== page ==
Heating fluid--high boiling Dowtherm sold by the Dow Chemical Co. Bp 470-500 F.

FIG. 2 arrangement

Tube ID--3/4 inch

Length of tube legs--15 feet

Total length of U-shaped tubes--32 feet average

Number of U-shaped tubes--500

Diameter of shell--2 feet

Flash Valve 22--Mason Neilan reducing valve--inlet 380 F. and 450 psig--outlet 85 psig and 300 F. Flashed monomer vapor contains less volatile oligomers and entrained polymer.

Quenching Tower 28--Packed Tower

Inlet monomer vapor at 300 F. and 85 psig Liquid Oligomer at 31 is 30-60 F. and 85 psig. Outlet monomer vapor at 33 is 50 F. and 85 psig.

The above description and accompanying drawings of a preferred embodiment of the invention are for purposes of illustration only and it is not intended that the invention be limited thereto or thereby but only to the methods claimed in the appended claims and their equivalents.

Patent Citations
Cited PatentFiling datePublication dateApplicantTitle
US2612350 *Sep 17, 1948Sep 30, 1952Griscom Russell CoExpansion compensated countercurrent heat exchanger
US4089365 *Sep 30, 1976May 16, 1978The Badger CompanyMethod of pump-around cooling reaction mass during polymerization of olefins
Referenced by
Citing PatentFiling datePublication dateApplicantTitle
US4884629 *Feb 10, 1988Dec 5, 1989Bronnert Herve XHigh pressure multiple tube and shell type heat exchanger
US4908888 *Feb 24, 1989Mar 20, 1990Watkins Manufacturing CorporationDry hydro-massage unit
US7531618Aug 17, 2006May 12, 2009Eastman Chemical Companyesterification and polycondensation processes having improved heat transfer, volume control, agitation and disengagement functions; condensation polymerization
US7541423Aug 9, 2007Jun 2, 2009Eastman Chemical CompanyHeat exchanging, process control, agitation, fluid flow, circulation; pipe reactor processes of the present invention have a multitude of advantages over prior art processes including improved heat transfer, volume control, agitation and disengagement functions
US7649109Dec 7, 2006Jan 19, 2010Eastman Chemical CompanyPolyester production system employing recirculation of hot alcohol to esterification zone
US7718759Jul 15, 2008May 18, 2010Eastman Chemical CompanyPolyester process using a pipe reactor
US7829653Jul 12, 2007Nov 9, 2010Eastman Chemical Companypolycondensation reactor for melt phase production of polyethylene terephthalate polyester; low cost, high efficiency;
US7842777Jul 12, 2007Nov 30, 2010Eastman Chemical CompanySloped tubular reactor with divided flow
US7842778Aug 6, 2008Nov 30, 2010Eastman Chemical Companyesterification and/or polycondensation of solid reactants comprising diacids or diacid generators, and reaction fluids comprising diols or diol generators, in chemical reactors having improved heat transfer, volume control, agitation and disengagement functions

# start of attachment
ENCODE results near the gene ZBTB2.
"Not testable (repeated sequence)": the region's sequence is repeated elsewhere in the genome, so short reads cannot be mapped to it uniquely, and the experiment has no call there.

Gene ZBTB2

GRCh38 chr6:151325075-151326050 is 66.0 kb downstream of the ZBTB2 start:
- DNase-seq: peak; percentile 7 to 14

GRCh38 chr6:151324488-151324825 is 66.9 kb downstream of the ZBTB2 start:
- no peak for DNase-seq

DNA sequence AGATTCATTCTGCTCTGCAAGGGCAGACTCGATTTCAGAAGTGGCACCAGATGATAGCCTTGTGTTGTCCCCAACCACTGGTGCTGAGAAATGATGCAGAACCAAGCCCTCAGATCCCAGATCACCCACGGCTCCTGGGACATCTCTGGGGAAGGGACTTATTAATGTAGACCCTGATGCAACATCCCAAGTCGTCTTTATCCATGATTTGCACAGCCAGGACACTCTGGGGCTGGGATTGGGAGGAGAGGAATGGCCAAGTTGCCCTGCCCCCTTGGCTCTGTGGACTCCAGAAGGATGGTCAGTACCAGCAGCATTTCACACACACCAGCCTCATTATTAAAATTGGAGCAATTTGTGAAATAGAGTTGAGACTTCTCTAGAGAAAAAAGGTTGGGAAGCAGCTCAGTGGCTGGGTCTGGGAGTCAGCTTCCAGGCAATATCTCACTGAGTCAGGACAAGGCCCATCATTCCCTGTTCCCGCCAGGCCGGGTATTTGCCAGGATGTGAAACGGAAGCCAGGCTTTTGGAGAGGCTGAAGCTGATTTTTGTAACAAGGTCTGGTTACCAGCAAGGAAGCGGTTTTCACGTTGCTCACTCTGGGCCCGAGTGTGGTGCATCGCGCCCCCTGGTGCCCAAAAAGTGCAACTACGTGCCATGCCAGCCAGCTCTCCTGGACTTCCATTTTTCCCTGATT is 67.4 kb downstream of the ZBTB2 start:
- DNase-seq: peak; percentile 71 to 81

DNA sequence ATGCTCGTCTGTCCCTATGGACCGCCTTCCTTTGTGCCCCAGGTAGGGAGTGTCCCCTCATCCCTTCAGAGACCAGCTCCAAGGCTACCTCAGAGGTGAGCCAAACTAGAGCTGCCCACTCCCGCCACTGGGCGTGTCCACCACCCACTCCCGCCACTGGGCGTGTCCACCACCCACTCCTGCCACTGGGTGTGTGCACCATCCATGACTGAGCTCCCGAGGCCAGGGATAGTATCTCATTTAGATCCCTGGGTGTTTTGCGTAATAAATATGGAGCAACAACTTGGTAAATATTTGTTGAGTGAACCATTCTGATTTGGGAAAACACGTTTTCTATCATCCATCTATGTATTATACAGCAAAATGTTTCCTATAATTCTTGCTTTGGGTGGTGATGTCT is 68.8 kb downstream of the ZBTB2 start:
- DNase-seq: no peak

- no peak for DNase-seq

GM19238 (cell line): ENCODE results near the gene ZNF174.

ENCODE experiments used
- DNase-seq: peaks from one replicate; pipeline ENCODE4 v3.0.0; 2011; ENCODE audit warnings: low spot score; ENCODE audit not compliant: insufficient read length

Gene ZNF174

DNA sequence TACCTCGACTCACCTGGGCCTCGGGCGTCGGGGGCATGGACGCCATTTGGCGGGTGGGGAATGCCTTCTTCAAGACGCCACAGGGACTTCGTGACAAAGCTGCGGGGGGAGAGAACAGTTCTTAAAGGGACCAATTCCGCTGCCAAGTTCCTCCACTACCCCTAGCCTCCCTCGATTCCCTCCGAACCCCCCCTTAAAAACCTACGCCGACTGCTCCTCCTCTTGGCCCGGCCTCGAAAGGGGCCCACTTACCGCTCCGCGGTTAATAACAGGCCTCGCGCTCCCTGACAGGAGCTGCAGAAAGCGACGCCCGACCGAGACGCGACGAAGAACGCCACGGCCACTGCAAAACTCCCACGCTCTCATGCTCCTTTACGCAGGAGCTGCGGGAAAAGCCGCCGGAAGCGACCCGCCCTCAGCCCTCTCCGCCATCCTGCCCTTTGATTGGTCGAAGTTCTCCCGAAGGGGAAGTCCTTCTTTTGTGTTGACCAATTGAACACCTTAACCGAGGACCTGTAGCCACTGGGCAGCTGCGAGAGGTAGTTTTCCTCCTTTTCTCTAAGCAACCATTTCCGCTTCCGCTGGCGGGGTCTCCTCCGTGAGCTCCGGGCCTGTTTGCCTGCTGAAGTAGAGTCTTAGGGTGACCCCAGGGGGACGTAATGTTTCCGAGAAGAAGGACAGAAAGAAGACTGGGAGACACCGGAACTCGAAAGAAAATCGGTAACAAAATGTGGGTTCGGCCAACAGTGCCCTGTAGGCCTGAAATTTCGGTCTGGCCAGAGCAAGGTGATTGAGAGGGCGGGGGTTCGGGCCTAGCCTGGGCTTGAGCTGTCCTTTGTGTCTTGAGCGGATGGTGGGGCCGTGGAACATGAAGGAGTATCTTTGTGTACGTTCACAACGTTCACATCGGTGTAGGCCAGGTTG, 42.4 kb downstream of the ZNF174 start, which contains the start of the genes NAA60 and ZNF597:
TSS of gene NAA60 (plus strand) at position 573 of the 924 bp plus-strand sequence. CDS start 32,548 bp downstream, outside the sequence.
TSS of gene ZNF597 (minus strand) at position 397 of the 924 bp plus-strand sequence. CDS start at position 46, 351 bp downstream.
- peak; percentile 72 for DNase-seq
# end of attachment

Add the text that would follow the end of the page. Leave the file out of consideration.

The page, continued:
US7847053Jul 12, 2007Dec 7, 2010Eastman Chemical CompanyMelt-phase polymerization of polyesters such as polyethylene terephthalate or copolymers thereof; horizontally elongated and vertically spaced reactor segments coupled to and extending outwardly from a common header; minimizes capital, operational, and maintenance costs without hurting product quality
US7858730Jul 12, 2007Dec 28, 2010Eastman Chemical Companyhorizontally elongated and vertically spaced tubular members coupled to and extending between pair of horizontally spaced and vertically elongated headers; for production of polyethylene terephthalate via melt polymerization; cost efficiency
US7863477Mar 8, 2007Jan 4, 2011Eastman Chemical CompanyPolyester production system employing hot paste to esterification zone
US7868129Jul 12, 2007Jan 11, 2011Eastman Chemical Companyforming polyethylene terephthalate or a copolymer having increase chain length at least about 10 in a reactor with spaced apart internal trays disposed at different elevations in a downwardly sloping elongated tubular member
US7868130Jul 12, 2007Jan 11, 2011Eastman Chemical CompanyMulti-level tubular reactor with vertically spaced segments
US7872089Jul 12, 2007Jan 18, 2011Eastman Chemical CompanyMulti-level tubular reactor with internal tray
US7872090Jul 12, 2007Jan 18, 2011Eastman Chemical CompanyReactor system with optimized heating and phase separation
US7892498Mar 8, 2007Feb 22, 2011Eastman Chemical CompanyPolyester production system employing an unagitated esterification reactor
US7943094Dec 7, 2006May 17, 2011Grupo Petrotemex, S.A. De C.V.Simple, reliable, low cost; reduced mechanical agitation requirements
US8114954Oct 19, 2010Feb 14, 2012Grupo Petrotemex, S.A. De C.V.Polyester process using a pipe reactor
US8329079Apr 20, 2009Dec 11, 2012Entrochem, Inc.Method and apparatus for continuous production of partially polymerized compositions and polymers therefrom
US8470250Apr 4, 2011Jun 25, 2013Grupo Petrotemex, S.A. De C.V.Polyester production system employing horizontally elongated esterification vessel
US8765217Nov 4, 2008Jul 1, 2014Entrotech, Inc.Method for continuous production of (meth)acrylate syrup and adhesives therefrom
WO2009009030A1Jul 7, 2008Jan 15, 2009Eastman Chem CoMulti-level tubular reactor with vertically spaced segments
WO2009009036A1 *Jul 7, 2008Jan 15, 2009Eastman Chem CoMulti-level tubular reactor with oppositely extending segments
Classifications
U.S. Classification526/64, 165/163, 422/208, 165/143
International ClassificationB01J19/24, C08F110/06, B01J19/18, B01J19/00
Cooperative ClassificationB01J19/0013, B01J2219/0011, B01J19/1881, B01J2219/00103, B01J19/2425, C08F110/06, B01J2219/00094
European ClassificationC08F110/06, B01J19/18J4, B01J19/24D4, B01J19/00B2